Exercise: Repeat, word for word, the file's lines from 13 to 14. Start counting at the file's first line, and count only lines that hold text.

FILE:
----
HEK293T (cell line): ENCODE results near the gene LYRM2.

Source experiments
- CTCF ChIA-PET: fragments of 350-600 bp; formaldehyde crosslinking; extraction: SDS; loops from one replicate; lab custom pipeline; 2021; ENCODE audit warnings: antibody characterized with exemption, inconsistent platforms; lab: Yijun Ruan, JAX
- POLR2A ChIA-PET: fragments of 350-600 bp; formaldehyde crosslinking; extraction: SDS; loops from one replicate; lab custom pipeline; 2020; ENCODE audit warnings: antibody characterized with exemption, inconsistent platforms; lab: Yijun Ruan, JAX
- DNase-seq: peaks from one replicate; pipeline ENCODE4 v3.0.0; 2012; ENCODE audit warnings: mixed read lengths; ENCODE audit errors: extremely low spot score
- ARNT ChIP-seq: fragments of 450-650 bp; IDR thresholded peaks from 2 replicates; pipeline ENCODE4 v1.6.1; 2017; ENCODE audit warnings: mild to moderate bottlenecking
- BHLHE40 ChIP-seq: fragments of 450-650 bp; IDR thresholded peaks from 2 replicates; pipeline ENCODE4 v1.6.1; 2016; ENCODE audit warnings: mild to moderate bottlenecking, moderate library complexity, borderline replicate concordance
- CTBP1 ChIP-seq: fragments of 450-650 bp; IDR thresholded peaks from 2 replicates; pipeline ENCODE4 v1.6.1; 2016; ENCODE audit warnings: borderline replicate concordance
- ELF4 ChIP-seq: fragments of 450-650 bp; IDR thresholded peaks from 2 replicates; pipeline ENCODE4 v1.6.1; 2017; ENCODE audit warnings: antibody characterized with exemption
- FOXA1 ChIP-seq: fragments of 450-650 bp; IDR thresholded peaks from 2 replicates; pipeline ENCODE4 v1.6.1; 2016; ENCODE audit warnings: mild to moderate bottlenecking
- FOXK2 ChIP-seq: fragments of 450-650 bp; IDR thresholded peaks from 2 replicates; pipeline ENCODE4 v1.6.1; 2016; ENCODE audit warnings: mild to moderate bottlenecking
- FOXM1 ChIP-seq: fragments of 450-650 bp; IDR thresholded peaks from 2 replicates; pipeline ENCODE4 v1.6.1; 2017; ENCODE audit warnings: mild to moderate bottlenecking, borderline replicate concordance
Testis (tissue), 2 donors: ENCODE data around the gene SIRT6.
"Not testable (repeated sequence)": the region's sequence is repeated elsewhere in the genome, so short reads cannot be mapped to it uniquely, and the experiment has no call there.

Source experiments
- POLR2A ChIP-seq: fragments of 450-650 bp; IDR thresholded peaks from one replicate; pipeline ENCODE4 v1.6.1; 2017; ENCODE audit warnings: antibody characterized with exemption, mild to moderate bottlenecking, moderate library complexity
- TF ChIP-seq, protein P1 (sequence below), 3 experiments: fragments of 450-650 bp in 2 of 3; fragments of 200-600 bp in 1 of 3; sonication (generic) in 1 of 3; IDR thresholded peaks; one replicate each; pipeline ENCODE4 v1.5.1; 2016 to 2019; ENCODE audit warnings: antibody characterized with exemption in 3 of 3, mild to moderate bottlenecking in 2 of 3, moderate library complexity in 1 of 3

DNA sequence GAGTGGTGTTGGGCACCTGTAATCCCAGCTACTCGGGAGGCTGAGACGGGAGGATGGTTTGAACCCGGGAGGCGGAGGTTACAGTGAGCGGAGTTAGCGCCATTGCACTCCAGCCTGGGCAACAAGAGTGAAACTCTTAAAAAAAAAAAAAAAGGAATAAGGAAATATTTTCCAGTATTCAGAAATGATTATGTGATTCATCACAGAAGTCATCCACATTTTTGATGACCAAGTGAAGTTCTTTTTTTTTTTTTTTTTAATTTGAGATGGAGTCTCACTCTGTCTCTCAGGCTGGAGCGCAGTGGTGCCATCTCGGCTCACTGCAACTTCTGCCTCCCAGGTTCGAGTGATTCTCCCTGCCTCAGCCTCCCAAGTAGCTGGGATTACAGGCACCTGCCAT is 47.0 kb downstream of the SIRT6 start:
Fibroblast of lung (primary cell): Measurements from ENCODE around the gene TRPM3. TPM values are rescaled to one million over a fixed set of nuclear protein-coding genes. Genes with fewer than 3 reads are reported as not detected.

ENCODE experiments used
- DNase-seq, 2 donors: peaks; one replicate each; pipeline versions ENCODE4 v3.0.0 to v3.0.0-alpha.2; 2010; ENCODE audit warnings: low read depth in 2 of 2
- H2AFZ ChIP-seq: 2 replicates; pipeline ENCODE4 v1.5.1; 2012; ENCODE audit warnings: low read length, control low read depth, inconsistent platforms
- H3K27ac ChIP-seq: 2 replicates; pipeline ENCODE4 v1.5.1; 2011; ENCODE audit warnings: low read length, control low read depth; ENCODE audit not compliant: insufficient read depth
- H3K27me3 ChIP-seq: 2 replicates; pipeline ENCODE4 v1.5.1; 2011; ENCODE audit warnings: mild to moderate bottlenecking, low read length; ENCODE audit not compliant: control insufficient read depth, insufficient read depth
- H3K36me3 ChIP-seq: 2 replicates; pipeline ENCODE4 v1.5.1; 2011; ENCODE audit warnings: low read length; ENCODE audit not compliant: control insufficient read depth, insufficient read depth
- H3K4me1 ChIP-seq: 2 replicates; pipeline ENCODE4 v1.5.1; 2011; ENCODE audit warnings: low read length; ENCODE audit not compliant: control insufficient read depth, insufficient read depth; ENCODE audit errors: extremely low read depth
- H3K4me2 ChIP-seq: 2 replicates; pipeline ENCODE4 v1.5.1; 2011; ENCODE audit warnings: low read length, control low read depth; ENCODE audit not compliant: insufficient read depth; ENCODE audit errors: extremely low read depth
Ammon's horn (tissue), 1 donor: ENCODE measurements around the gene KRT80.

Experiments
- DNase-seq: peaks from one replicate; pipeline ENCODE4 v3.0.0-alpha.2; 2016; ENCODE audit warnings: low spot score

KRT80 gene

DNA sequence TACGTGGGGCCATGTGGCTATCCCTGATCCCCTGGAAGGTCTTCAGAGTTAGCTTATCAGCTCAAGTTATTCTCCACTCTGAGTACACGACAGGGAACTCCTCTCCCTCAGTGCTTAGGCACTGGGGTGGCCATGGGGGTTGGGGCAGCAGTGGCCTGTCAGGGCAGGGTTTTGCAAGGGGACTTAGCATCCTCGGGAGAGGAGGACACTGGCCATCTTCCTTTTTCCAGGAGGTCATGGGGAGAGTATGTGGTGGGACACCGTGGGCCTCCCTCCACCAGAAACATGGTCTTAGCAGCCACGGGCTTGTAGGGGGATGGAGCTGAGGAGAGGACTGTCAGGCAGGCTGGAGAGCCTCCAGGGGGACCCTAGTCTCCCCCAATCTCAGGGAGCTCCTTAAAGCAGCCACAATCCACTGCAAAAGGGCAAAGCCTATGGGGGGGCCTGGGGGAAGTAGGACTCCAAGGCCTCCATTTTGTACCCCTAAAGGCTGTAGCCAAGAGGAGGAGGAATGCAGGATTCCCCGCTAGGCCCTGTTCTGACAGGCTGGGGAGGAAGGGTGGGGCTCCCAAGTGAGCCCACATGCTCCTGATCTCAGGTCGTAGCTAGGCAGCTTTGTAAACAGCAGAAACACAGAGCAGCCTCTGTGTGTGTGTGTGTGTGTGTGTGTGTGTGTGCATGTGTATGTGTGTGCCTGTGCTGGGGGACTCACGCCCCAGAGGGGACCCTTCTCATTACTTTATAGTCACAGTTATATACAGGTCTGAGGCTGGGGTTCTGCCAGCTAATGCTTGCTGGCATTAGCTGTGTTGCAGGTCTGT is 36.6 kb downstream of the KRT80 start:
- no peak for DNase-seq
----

Testis (tissue), 2 donors: ENCODE data around the gene SIRT6.
"Not testable (repeated sequence)": the region's sequence is repeated elsewhere in the genome, so short reads cannot be mapped to it uniquely, and the experiment has no call there.